PoliciesANU has educational policies, procedures and guidelines, which are designed to ensure that staff and students are aware of the University’s academic standards, and implement them. Students are expected to have read the Academic Misconduct Rule before the commencement of their course. Other key policies and guidelines include:
- Student Assessment (Coursework) Policy and Procedure
- Special Assessment Consideration Policy and General Information
- Student Surveys and Evaluations
- Deferred Examinations
- Student Complaint Resolution Policy and Procedure
Assessment RequirementsThe ANU is using Turnitin to enhance student citation and referencing techniques, and to assess assignment submissions as a component of the University's approach to managing Academic Integrity. For additional information regarding Turnitin please visit the ANU Online website Students may choose not to submit assessment items through Turnitin. In this instance you will be required to submit, alongside the assessment item itself, hard copies of all references included in the assessment item.
Moderation of AssessmentMarks that are allocated during Semester are to be considered provisional until formalised by the College examiners meeting at the end of each Semester. If appropriate, some moderation of marks might be applied prior to final results being released.
Assessment Task 1
Learning Outcomes: 1,2,3,4,5
Active participation in class
Students will be expected to prepare written translations of the texts studied in each session. The aim here is to give students a sense of the reasoned decisions that translators have to make when faced with new textual material. Written preparation will enable students to compare their solutions to textual and translation problems with those proposed as a class.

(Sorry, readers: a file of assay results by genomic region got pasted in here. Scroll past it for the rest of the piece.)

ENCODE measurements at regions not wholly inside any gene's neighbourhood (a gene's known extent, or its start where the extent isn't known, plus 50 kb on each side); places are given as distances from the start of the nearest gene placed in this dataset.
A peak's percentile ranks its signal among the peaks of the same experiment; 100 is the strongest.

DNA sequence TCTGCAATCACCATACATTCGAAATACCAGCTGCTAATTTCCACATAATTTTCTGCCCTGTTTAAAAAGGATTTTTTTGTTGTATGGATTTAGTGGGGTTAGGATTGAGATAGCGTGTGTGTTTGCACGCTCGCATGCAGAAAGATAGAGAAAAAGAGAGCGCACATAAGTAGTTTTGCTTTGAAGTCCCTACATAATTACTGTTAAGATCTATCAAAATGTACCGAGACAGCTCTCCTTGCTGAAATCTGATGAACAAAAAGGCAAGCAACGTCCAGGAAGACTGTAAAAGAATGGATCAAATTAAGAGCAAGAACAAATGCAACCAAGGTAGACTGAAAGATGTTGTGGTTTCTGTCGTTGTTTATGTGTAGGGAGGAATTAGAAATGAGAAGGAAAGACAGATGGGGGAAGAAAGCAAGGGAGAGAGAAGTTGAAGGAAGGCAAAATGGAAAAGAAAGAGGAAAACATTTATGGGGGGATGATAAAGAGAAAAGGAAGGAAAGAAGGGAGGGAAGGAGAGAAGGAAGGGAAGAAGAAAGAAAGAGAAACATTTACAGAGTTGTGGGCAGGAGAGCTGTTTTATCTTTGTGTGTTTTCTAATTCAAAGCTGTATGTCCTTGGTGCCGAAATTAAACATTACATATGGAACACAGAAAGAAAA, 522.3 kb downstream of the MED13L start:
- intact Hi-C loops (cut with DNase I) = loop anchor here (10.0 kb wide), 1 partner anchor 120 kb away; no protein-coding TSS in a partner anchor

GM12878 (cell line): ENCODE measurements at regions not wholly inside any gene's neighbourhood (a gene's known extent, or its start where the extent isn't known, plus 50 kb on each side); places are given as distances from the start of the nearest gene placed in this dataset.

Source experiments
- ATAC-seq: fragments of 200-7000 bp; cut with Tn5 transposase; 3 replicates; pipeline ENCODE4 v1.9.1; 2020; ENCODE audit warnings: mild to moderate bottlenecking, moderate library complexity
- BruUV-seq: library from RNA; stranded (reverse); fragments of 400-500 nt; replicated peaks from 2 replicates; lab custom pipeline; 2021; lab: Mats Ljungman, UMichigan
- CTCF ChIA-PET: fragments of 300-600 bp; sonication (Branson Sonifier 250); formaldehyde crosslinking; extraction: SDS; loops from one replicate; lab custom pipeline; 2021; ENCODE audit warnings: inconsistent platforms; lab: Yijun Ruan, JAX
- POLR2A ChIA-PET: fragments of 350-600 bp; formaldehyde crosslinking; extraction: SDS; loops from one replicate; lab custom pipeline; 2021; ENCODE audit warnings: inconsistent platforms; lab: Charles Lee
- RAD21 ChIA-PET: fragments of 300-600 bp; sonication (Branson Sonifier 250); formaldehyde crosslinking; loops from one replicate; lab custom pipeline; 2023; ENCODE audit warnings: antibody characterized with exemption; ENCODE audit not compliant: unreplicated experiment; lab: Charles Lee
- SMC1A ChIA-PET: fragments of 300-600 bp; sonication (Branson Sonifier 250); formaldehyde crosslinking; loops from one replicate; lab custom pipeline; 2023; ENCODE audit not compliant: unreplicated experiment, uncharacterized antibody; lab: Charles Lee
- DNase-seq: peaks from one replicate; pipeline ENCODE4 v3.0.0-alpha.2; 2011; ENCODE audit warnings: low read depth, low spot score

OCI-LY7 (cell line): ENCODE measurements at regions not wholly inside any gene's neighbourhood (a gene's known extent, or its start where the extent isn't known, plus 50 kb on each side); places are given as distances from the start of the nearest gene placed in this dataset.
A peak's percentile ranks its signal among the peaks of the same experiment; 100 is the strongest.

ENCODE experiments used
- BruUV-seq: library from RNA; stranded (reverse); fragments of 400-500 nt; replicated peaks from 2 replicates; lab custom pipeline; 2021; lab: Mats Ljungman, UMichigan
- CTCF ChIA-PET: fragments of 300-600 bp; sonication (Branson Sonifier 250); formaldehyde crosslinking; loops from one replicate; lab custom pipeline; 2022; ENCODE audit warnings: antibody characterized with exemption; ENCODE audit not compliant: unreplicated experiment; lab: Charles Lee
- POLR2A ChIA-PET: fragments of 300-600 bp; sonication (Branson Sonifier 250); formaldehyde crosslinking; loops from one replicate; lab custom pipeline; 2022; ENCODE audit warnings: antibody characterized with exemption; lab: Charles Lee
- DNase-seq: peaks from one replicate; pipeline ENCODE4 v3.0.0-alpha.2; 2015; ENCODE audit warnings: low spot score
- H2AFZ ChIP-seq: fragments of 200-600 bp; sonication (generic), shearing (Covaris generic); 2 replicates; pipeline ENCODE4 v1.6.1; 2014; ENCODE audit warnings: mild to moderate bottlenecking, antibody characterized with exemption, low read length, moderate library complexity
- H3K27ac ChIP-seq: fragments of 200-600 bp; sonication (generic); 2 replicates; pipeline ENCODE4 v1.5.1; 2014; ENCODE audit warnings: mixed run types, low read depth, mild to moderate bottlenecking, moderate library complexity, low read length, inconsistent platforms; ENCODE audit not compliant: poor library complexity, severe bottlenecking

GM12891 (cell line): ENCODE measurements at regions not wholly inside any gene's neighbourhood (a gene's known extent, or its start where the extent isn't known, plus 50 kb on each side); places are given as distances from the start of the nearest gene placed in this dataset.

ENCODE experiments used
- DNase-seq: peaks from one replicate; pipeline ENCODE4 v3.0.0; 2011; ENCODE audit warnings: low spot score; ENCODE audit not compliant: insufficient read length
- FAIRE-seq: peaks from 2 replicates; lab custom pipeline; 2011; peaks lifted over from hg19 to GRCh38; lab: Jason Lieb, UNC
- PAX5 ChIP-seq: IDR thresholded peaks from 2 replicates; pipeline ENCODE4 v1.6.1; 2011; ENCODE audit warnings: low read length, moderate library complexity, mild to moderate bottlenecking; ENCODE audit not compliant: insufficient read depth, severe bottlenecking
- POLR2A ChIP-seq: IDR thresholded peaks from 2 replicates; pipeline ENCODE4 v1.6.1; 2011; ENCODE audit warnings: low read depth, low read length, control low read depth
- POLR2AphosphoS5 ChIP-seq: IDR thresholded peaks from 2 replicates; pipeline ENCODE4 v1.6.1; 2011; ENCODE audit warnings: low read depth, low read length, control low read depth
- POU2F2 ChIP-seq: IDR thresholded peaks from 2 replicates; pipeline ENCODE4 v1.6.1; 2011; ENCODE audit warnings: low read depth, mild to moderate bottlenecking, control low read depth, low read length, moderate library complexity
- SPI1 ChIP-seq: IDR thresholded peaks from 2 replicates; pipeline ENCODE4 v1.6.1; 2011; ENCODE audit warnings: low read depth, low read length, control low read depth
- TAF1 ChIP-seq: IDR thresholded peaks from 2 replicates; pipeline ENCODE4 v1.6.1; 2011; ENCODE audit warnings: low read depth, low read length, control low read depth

Students will be expected to contribute in an active and constructive manner to the business of textual analysis and translation, as well as to general discussion with both the lecturer and their classmates.
Assessment Task 2
Learning Outcomes: 1,2,3,4
Prepared written translations
Students will submit two translations from Literary Chinese into English. Each will be accompanied by annotations and a 500-word critical introduction. These assignments will serve as preparation for the final translation, though they will be based on different texts.
Both translations will be take-home assignments. The first will be set in Week 5; the second will be set in Week 9. Students will have one week to complete each assignment. Students will have access to dictionaries and other Sinological reference works, which will have been introduced during the course. Students will use an appropriate selection of these tools to support them in producing their annotated translations.
Assessment Task 3
Learning Outcomes: 1,2,3,4,5
Final Translation assignment
Students will be given a take-home assignment in Week 12. They will have two weeks to complete the task. They will translate the texts allocated to them from Literary Chinese into English. They will be expected to supply extensive annotations to accompany their translations. Students will have access to dictionaries and other Sinological reference works, which will have been introduced during the course. Students will use an appropriate selection of these tools to support them in producing their annotated translations.
Students will further provide a critical introduction to accompany their translation. It should be no longer than 1500 words. Students will use this introduction to address aspects of the literary, cultural, or historical context, or issues of translation, relevant to the texts under study. Critical introductions should comprise three parts:
1) a brief description of the content of the item read, as well as an account of such contextual information as authorship, genre, time and circumstances of composition, and reception history;
2) an analysis of the major themes of the relevant text, and an attempt to set an individual item in the broad context of Chinese literary history;
3) personal critical engagement with any problems of analysis raised.